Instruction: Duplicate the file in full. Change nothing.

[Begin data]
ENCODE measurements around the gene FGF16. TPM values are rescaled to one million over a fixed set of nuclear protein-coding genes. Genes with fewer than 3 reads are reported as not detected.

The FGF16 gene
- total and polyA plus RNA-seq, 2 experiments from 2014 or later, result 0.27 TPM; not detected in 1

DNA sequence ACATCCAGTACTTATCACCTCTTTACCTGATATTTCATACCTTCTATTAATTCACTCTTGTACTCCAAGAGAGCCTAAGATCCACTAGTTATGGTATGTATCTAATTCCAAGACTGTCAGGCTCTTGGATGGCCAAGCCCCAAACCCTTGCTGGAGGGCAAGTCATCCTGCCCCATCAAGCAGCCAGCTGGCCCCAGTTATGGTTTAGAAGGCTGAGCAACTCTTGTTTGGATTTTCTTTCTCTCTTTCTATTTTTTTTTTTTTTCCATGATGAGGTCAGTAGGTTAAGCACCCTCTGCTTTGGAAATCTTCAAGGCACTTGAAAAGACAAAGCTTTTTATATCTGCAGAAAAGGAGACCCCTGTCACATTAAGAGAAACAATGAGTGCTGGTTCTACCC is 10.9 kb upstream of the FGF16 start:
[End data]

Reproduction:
ENCODE measurements around the gene FGF16. TPM values are rescaled to one million over a fixed set of nuclear protein-coding genes. Genes with fewer than 3 reads are reported as not detected.

The FGF16 gene
- total and polyA plus RNA-seq, 2 experiments from 2014 or later, result 0.27 TPM; not detected in 1

DNA sequence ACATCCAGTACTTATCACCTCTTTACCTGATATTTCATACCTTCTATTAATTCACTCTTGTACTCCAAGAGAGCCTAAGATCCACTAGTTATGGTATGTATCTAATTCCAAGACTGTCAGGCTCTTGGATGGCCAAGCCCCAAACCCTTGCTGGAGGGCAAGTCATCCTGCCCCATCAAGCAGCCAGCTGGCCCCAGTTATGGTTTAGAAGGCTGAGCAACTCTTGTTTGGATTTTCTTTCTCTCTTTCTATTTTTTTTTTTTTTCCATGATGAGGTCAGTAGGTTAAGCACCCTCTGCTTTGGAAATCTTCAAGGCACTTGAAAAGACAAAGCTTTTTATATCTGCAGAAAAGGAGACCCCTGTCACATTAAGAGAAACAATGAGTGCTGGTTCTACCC is 10.9 kb upstream of the FGF16 start: